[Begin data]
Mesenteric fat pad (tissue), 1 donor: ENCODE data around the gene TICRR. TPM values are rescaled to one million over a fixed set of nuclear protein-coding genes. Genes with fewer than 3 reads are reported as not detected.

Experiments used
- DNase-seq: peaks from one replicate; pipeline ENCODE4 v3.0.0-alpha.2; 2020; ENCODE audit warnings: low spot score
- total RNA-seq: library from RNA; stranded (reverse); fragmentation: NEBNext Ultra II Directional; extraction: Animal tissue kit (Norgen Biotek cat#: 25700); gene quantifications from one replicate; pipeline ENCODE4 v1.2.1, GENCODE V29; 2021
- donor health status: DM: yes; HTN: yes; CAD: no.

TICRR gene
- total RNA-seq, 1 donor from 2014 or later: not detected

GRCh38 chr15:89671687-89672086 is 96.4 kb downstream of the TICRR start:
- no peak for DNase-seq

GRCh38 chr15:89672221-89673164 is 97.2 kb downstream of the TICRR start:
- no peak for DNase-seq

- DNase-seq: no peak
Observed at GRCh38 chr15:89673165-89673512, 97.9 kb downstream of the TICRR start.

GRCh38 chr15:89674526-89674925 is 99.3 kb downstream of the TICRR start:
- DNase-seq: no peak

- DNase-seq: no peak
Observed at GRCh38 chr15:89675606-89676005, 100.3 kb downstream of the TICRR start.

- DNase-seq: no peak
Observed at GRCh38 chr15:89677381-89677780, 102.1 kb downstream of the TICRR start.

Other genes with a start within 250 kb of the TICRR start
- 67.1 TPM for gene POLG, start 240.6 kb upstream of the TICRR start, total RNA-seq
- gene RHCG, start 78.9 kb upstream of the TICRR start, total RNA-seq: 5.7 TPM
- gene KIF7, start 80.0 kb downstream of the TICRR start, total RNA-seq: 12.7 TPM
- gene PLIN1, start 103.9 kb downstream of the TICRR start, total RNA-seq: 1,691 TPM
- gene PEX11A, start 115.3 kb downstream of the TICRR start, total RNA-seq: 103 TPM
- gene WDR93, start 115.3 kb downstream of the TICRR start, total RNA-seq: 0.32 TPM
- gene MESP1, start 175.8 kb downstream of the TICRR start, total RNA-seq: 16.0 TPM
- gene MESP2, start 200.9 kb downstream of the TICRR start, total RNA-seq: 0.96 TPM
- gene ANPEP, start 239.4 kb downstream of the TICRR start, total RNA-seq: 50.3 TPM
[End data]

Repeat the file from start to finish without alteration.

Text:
Mesenteric fat pad (tissue), 1 donor: ENCODE data around the gene TICRR. TPM values are rescaled to one million over a fixed set of nuclear protein-coding genes. Genes with fewer than 3 reads are reported as not detected.

Experiments used
- DNase-seq: peaks from one replicate; pipeline ENCODE4 v3.0.0-alpha.2; 2020; ENCODE audit warnings: low spot score
- total RNA-seq: library from RNA; stranded (reverse); fragmentation: NEBNext Ultra II Directional; extraction: Animal tissue kit (Norgen Biotek cat#: 25700); gene quantifications from one replicate; pipeline ENCODE4 v1.2.1, GENCODE V29; 2021
- donor health status: DM: yes; HTN: yes; CAD: no.

TICRR gene
- total RNA-seq, 1 donor from 2014 or later: not detected

GRCh38 chr15:89671687-89672086 is 96.4 kb downstream of the TICRR start:
- no peak for DNase-seq

GRCh38 chr15:89672221-89673164 is 97.2 kb downstream of the TICRR start:
- no peak for DNase-seq

- DNase-seq: no peak
Observed at GRCh38 chr15:89673165-89673512, 97.9 kb downstream of the TICRR start.

GRCh38 chr15:89674526-89674925 is 99.3 kb downstream of the TICRR start:
- DNase-seq: no peak

- DNase-seq: no peak
Observed at GRCh38 chr15:89675606-89676005, 100.3 kb downstream of the TICRR start.

- DNase-seq: no peak
Observed at GRCh38 chr15:89677381-89677780, 102.1 kb downstream of the TICRR start.

Other genes with a start within 250 kb of the TICRR start
- 67.1 TPM for gene POLG, start 240.6 kb upstream of the TICRR start, total RNA-seq
- gene RHCG, start 78.9 kb upstream of the TICRR start, total RNA-seq: 5.7 TPM
- gene KIF7, start 80.0 kb downstream of the TICRR start, total RNA-seq: 12.7 TPM
- gene PLIN1, start 103.9 kb downstream of the TICRR start, total RNA-seq: 1,691 TPM
- gene PEX11A, start 115.3 kb downstream of the TICRR start, total RNA-seq: 103 TPM
- gene WDR93, start 115.3 kb downstream of the TICRR start, total RNA-seq: 0.32 TPM
- gene MESP1, start 175.8 kb downstream of the TICRR start, total RNA-seq: 16.0 TPM
- gene MESP2, start 200.9 kb downstream of the TICRR start, total RNA-seq: 0.96 TPM
- gene ANPEP, start 239.4 kb downstream of the TICRR start, total RNA-seq: 50.3 TPM